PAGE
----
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J Virol. 1991 Feb;65(2):904-12.

Inactivation of the Moloney murine leukemia virus long terminal repeat in murine fibroblast cell lines is associated with methylation and dependent on its chromosomal position.

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  • 1Laboratory for Molecular Carcinogenesis, Sylvius Laboratories, University of Leiden, The Netherlands.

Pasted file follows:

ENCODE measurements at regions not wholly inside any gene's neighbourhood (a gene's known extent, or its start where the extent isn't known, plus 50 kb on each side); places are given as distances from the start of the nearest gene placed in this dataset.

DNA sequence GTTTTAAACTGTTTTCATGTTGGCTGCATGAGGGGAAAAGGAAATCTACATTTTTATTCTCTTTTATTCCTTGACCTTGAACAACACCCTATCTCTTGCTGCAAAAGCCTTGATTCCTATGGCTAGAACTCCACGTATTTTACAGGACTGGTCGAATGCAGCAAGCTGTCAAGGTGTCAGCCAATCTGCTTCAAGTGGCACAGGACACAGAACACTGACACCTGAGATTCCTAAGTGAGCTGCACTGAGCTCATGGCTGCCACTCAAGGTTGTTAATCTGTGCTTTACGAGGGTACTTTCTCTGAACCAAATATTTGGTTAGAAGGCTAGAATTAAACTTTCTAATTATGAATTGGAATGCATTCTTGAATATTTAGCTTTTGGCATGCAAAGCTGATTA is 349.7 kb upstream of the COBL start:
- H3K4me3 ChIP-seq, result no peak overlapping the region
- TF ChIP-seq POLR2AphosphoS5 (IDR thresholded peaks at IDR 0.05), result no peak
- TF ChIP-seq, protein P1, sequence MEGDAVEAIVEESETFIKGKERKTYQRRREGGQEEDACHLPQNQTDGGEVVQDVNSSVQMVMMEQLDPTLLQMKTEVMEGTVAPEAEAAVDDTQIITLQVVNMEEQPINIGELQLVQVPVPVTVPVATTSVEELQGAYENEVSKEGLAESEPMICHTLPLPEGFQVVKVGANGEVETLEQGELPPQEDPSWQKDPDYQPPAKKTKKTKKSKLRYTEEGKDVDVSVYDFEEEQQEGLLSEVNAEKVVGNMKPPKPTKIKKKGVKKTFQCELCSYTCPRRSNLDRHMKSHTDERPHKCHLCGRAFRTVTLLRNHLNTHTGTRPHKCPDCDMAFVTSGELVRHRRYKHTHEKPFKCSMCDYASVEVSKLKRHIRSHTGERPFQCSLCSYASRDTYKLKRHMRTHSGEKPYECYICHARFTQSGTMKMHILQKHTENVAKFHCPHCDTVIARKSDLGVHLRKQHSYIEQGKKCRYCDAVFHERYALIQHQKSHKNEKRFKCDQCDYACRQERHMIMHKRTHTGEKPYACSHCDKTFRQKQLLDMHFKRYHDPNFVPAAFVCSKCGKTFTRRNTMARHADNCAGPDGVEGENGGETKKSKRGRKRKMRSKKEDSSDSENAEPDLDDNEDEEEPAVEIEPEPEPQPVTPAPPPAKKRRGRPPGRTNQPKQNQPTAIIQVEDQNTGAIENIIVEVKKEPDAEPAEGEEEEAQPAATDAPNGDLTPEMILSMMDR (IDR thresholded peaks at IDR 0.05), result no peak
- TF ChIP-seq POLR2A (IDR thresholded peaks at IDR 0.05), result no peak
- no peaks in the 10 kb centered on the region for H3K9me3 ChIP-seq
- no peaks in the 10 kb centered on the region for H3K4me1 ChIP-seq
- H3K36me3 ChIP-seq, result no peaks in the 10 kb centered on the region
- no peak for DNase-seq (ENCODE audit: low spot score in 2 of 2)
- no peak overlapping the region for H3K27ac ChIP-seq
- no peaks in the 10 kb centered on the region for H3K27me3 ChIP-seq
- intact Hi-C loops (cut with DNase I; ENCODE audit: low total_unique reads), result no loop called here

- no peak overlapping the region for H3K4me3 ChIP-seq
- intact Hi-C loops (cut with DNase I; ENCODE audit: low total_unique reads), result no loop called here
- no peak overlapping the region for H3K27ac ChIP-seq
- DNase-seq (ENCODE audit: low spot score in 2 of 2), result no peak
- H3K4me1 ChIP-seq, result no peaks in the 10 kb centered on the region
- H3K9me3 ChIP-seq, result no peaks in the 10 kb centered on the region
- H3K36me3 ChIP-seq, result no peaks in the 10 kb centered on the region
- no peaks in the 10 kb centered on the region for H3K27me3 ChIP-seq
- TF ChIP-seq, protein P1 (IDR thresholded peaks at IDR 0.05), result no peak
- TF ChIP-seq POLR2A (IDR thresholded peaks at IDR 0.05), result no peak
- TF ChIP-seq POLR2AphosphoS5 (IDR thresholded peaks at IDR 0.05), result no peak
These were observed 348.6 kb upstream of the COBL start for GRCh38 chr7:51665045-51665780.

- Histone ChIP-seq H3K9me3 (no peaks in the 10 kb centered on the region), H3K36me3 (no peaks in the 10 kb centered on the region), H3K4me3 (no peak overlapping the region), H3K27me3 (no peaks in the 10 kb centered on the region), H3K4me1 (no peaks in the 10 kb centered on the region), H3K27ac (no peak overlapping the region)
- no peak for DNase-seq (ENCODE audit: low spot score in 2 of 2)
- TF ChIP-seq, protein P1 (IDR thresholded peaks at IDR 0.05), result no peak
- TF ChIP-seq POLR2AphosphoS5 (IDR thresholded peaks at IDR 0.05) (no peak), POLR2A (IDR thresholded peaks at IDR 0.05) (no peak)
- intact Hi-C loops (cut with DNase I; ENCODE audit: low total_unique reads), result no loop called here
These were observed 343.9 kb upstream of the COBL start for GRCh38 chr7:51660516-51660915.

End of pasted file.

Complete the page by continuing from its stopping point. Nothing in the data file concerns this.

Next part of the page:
The expression of a retroviral vector with the Moloney murine leukemia virus (Mo-MuLV) long terminal repeat (LTR) promoter after integration into the genome of murine fibroblast cell lines was monitored with the Escherichia coli-derived beta-galactosidase (beta-gal) gene as the reporter. Monoclonal cell lines derived after retroviral infection exhibited a marked heterogeneity in their expression of the reporter gene. We studied two monoclonal cell lines with a single unrearranged copy of the vector provirus integrated into their genome. The first, BB10, expressed the marker enzyme in only 8% of its cell population, whereas in the second, BB16, beta-gal expression could be detected in over 98% of the cells. Treatment of BB10 with the DNA-demethylating agent 5-azacytidine raised the number of beta-gal-positive cells to over 60%. Transfection experiments showed that the Mo-MuLV LTR promoter-enhancer is potentially fully functional in both the BB10 and BB16 cell lines. The inactivated provirus from BB10 cells was cloned and subsequently used to generate retrovirus stocks. The promoter-enhancer activity of its LTR after infection with these BB10-derived viruses showed a variation similar to that of the original virus stocks. Our data showed that (1) inactivation of the Mo-MuLV LTR is a frequent event in murine fibroblast cell lines, (2) inactivation is associated with de novo methylation of cytidine residues, (3) the frequency of inactivation of the provirus must be determined by its chromosomal position, (4) the process of methylation of sequences within the LTR is not necessarily the same as the transcription-repression mechanism that is operating in undifferentiated embryonal carcinoma cells.

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